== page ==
"So Bhagavad-gītā begins with this point, that one should know that he is not this material body. That knowledge is lacking at the present moment throughout the whole world. Yes. Everyone is identifying with this body like the animals. Therefore Kṛṣṇa chastised Arjuna that 'You have got animalistic concept of life, and still you're speaking like a very learned scholar. No learned scholar laments on account of this body.' It is said in the Bhagavad-gītā, dhīras tatra na muhyati (BG 2.13). Dhīra... Dhīra means one who is sober by education. He is not disturbed. Just like when a man dies, his relatives lament, cry, 'My father is gone. My father is gone. My father is no more,' or 'My son is no more.'

Anyway, they lament like that. But if he is little sober, he can understand, he can study, that I am lamenting, 'My father is gone,' 'My son is gone,' but he's not gone. He's lying on the bed or on the floor. Then why I am speaking 'gone'? If some friend asks him, 'Why you are lamenting, My father is gone, My son is gone? He's lying here,' but still he will say, 'No, he's not. He may be lying there, but he's gone.' That is puzzle. He's lying there and gone? What is this contradiction? That is the point to understand about the soul. The relative is lamenting, crying, 'My father is gone.' That means he never saw his father; he saw the body only. But at the time of death of his father he understands that this father is not this body; that is soul."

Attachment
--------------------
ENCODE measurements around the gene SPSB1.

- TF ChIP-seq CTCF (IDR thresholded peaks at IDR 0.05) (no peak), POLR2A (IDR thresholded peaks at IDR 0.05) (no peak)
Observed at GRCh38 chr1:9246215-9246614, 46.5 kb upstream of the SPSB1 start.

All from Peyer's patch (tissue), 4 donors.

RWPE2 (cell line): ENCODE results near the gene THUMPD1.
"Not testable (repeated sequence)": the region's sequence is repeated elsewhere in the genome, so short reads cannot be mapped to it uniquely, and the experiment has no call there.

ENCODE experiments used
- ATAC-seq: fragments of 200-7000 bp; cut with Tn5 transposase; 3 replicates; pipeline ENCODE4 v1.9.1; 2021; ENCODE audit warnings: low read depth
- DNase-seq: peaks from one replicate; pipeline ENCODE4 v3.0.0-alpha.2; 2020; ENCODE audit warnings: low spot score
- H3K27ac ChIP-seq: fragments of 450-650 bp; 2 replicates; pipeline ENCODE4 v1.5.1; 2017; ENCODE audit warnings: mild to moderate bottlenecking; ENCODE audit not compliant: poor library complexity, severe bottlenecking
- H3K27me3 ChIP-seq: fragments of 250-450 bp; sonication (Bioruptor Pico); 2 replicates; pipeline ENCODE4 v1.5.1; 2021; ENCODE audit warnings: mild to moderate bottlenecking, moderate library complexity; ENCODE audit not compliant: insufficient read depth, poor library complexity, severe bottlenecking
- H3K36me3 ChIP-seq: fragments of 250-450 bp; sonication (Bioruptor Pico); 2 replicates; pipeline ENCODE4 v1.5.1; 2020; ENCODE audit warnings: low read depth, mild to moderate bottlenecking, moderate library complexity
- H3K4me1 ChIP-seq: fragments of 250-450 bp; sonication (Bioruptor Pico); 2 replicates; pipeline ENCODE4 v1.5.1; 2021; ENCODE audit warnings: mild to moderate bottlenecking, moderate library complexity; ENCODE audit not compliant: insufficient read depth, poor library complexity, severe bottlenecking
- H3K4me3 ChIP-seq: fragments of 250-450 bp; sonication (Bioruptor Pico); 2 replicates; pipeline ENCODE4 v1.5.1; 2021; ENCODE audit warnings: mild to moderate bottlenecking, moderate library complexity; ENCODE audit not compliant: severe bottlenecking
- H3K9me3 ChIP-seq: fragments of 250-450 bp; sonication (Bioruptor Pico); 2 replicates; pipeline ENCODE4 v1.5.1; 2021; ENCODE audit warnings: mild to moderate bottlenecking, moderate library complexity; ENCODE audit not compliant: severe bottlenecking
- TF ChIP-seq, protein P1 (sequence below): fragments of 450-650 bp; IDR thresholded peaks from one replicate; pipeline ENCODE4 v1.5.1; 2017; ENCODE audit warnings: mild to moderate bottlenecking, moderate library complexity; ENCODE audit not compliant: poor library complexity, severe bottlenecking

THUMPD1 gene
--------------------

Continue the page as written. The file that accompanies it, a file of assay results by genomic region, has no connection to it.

(Srila Prabhupada Lecture, Mexico City, February 12, 1975)

 

Compiled by Padmapani das

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